The markets that Westlake Chemical operates in are highly competitive and as such I think it’s important that Westlake Chemical maintains its competitiveness with reliable and efficient production facilities.
I like that Westlake Chemical is positioning itself for future growth, even though I think that the company’s earnings will remain somewhat volatile. Since plastics are made from oil, the plastics industry faces a highly volatile input cost for its raw material. So investors considering investing in a plastics-producing company need to be aware of the potential for earnings volatility.
In my opinion, management has shown that they will continue to grow the company, as is evident from Westlake Chemical’s strong historical revenue growth over the last decade.
Westlake Chemical has a history of revenue growth. While the company’s earnings are somewhat volatile, they have generally increased over the years with an average 10.2% per year growth rate since 2011. The PEG (PE divided by the earnings growth rate) can be used to arrive at a valuation based on its earnings growth.
Including the forecast earnings gives an average 8.3% growth rate from 2011 to 2020. This leads to a forward PEG of around 1.2 with a 2020 PE multiple of 9.1x.
It’s commonly accepted that a stock is fairly valued when its forward PEG is 1.0 which means that Westlake Chemical is slightly overvalued with a stock price of $77. Its fair value would be around $66.
As an active investor, I personally like to determine some likely price targets. This gives me a feel for how high the stock price could go in the short term and how soon it could get there.
Westlake Chemical chart by StockCharts.com
Over the last decade, Westlake Chemical’s stock price climbed strongly to peak in 2014 before pulling back. The stock bottomed in 2016 and rallied to peak at around $120 in 2018. From there, the stock pulled back to just above the trend-line (blue line on chart) formed since 2010.
The two major pullbacks broadly coincide with the year following the two really strong earnings years shown on the earnings chart above. Westlake Chemical reported strong earnings for the 2013 fiscal year with an earnings drop for 2014 and 2015, and the stock price declined. Similarly, the company reported strong earnings for 2017 and an earnings drop for 2018 with lower earnings expected for 2019, and again, the stock dropped in price. Admittedly, the stock market itself pulled back in the later part of 2018. Nevertheless, the stock chart does highlight that Westlake Chemical is quite sensitive to its earnings results.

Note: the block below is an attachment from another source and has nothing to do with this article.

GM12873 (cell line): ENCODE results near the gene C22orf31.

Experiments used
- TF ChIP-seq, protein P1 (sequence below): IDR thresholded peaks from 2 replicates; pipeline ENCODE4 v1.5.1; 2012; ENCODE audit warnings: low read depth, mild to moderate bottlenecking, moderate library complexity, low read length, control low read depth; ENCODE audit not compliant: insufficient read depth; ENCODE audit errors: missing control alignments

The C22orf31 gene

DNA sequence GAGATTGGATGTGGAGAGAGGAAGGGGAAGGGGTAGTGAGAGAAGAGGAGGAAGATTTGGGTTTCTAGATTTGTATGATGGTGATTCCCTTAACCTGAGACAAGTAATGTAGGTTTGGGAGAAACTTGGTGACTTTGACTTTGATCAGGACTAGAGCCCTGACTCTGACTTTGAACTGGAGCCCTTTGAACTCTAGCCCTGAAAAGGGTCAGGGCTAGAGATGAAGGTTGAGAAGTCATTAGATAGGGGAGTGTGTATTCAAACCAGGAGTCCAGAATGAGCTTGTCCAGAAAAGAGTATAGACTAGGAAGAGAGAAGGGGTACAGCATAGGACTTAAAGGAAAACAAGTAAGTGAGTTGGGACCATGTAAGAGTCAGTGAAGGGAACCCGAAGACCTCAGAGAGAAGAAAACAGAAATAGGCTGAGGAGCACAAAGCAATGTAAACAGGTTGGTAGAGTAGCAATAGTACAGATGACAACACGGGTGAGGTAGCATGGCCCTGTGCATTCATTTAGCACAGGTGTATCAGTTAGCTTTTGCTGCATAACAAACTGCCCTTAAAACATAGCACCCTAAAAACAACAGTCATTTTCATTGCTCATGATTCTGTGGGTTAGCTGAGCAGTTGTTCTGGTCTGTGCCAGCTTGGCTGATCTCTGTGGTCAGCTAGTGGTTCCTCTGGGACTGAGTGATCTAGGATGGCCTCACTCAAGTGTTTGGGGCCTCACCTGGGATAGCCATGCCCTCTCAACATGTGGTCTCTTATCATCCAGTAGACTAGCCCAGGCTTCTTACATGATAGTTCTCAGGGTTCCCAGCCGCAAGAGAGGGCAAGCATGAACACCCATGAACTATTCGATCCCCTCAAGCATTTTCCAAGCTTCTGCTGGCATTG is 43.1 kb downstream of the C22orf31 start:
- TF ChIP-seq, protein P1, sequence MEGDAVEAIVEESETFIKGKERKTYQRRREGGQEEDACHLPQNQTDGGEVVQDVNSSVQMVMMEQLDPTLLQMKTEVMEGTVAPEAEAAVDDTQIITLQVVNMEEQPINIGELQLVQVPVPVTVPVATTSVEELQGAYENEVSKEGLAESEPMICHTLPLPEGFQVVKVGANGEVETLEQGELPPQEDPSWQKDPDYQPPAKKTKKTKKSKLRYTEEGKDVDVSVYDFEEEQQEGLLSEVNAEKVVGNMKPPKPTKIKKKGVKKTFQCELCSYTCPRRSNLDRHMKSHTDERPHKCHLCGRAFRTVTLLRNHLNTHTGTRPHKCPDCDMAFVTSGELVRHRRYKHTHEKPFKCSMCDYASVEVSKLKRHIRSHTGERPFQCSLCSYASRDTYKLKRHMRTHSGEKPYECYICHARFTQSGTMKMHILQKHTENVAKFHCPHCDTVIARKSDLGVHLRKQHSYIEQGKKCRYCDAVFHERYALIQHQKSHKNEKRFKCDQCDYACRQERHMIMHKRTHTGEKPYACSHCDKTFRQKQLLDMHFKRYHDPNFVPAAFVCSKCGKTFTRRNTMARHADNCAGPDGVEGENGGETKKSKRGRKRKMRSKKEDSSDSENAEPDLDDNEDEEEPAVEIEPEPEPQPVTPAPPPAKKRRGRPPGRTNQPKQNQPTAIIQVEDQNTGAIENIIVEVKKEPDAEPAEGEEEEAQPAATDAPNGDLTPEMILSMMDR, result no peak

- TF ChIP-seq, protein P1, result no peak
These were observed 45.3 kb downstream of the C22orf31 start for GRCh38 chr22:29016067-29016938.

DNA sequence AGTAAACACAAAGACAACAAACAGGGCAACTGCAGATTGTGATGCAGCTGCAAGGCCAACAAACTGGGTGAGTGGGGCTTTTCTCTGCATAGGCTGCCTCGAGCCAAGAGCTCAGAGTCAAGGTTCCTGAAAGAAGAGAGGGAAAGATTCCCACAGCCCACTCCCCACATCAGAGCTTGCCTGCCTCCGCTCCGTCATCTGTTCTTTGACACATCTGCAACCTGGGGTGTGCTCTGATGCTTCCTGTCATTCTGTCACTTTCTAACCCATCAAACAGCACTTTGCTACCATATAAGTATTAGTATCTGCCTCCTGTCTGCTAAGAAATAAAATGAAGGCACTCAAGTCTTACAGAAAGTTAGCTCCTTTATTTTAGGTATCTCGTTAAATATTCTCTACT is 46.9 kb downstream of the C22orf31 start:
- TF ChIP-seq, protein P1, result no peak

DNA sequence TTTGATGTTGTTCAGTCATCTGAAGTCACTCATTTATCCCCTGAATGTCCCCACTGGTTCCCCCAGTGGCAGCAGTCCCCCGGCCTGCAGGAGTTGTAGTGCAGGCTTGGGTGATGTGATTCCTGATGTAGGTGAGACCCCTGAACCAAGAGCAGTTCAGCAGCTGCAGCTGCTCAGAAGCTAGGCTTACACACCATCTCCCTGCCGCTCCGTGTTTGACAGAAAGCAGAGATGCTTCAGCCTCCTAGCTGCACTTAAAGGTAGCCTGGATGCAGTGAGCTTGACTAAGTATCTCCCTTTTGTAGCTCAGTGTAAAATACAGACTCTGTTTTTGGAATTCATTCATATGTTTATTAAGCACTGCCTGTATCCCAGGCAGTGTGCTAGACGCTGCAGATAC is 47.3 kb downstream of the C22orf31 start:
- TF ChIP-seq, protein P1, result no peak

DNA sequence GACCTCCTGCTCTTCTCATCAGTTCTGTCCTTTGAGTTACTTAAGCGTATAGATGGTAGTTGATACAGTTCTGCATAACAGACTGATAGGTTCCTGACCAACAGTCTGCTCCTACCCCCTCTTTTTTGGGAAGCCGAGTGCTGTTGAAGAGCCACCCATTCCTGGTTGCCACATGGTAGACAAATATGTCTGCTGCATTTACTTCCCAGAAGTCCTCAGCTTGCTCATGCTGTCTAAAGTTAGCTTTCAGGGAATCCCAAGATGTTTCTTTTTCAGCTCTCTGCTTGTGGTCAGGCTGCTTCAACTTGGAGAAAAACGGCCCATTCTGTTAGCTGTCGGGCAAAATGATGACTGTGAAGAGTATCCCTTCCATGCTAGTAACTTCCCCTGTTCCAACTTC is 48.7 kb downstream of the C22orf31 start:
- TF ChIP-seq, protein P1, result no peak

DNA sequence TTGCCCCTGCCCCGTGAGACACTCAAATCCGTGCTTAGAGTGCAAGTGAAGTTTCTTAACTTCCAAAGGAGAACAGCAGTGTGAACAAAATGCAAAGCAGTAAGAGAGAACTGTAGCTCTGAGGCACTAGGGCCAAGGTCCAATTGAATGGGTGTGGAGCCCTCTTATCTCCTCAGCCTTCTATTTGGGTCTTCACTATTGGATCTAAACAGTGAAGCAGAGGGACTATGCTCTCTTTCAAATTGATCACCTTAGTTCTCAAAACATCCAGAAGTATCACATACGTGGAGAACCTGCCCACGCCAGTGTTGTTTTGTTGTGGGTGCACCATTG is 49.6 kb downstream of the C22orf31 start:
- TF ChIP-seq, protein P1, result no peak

In the short term, the stock will probably remain subdued as the 2019 earnings are forecast for a drop and the recovery is not expected until 2020. While I’m not expecting a big rally, it’s not out of the question either. If the stock market continues higher and breaks out to new highs (both the Dow Industrials and the S&P 500 have nearly reached their all-time highs), I would not be surprised if Westlake Chemical also rallies - to a certain extent.
If the stock does rally, I would expect a more subdued rally like that from 2016 where the stock rallied from $40 to $60. This $20 rally when added to the current stock price of $77 gives a target of $97.
Westlake Chemical has a history of volatile earnings. The stock is reasonably priced with a forward PE of 9.1x which will help provide some downwards protection. The trend-line may also provide additional downward support. Over the longer term, Westlake Chemical has the potential to continue higher, but I would expect the stock price to remain volatile.
Westlake Chemical has been upgrading its production facilities in order to remain competitive. The NAKAN acquisition provides new markets for Westlake Chemical. The company is experiencing increased global demand for its products which I think will keep its revenue growth continuing into the future.
The company operates in the plastics industry which uses oil as a raw material and as such its earnings will always remain volatile due to the volatility in oil prices.
Westlake Chemical has a solid history of revenue growth and its earnings have broadly trended upwards. The stock is reasonably priced with a forward PE of 9.1x and a forward PEG of 1.2x. The stock pays a modest dividend with a 1.4% forward yield. The stock could suit value-oriented investors, but they would need to be patient as the stock price will likely remain volatile.
Disclosure: I/we have no positions in any stocks mentioned, and no plans to initiate any positions within the next 72 hours. I wrote this article myself, and it expresses my own opinions. I am not receiving compensation for it (other than from Seeking Alpha). I have no business relationship with any company whose stock is mentioned in this article.